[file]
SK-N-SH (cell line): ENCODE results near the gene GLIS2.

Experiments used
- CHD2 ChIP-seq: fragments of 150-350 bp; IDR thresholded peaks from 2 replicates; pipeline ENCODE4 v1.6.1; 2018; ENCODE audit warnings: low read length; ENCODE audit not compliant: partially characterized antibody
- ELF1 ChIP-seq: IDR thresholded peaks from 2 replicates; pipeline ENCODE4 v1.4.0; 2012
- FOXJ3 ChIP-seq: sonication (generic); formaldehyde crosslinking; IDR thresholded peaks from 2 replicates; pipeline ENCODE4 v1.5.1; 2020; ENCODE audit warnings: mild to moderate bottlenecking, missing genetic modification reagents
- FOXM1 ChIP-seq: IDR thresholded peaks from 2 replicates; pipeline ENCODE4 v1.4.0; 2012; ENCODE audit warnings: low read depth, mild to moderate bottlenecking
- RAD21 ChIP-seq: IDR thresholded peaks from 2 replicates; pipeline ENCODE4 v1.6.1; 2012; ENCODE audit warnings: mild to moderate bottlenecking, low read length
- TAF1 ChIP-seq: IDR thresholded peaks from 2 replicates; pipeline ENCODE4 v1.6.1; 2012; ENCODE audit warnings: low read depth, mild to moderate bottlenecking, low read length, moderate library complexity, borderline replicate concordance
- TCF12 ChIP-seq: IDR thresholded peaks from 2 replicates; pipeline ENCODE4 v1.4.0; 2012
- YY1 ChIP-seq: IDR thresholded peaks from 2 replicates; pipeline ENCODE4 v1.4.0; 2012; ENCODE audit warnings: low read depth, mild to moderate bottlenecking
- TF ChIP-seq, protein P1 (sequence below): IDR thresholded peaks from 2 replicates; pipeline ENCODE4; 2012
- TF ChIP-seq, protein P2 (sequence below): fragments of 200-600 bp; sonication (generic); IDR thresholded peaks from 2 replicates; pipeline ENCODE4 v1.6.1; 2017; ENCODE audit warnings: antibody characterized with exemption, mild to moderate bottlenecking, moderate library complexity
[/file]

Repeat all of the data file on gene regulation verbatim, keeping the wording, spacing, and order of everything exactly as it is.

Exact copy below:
SK-N-SH (cell line): ENCODE results near the gene GLIS2.

Experiments used
- CHD2 ChIP-seq: fragments of 150-350 bp; IDR thresholded peaks from 2 replicates; pipeline ENCODE4 v1.6.1; 2018; ENCODE audit warnings: low read length; ENCODE audit not compliant: partially characterized antibody
- ELF1 ChIP-seq: IDR thresholded peaks from 2 replicates; pipeline ENCODE4 v1.4.0; 2012
- FOXJ3 ChIP-seq: sonication (generic); formaldehyde crosslinking; IDR thresholded peaks from 2 replicates; pipeline ENCODE4 v1.5.1; 2020; ENCODE audit warnings: mild to moderate bottlenecking, missing genetic modification reagents
- FOXM1 ChIP-seq: IDR thresholded peaks from 2 replicates; pipeline ENCODE4 v1.4.0; 2012; ENCODE audit warnings: low read depth, mild to moderate bottlenecking
- RAD21 ChIP-seq: IDR thresholded peaks from 2 replicates; pipeline ENCODE4 v1.6.1; 2012; ENCODE audit warnings: mild to moderate bottlenecking, low read length
- TAF1 ChIP-seq: IDR thresholded peaks from 2 replicates; pipeline ENCODE4 v1.6.1; 2012; ENCODE audit warnings: low read depth, mild to moderate bottlenecking, low read length, moderate library complexity, borderline replicate concordance
- TCF12 ChIP-seq: IDR thresholded peaks from 2 replicates; pipeline ENCODE4 v1.4.0; 2012
- YY1 ChIP-seq: IDR thresholded peaks from 2 replicates; pipeline ENCODE4 v1.4.0; 2012; ENCODE audit warnings: low read depth, mild to moderate bottlenecking
- TF ChIP-seq, protein P1 (sequence below): IDR thresholded peaks from 2 replicates; pipeline ENCODE4; 2012
- TF ChIP-seq, protein P2 (sequence below): fragments of 200-600 bp; sonication (generic); IDR thresholded peaks from 2 replicates; pipeline ENCODE4 v1.6.1; 2017; ENCODE audit warnings: antibody characterized with exemption, mild to moderate bottlenecking, moderate library complexity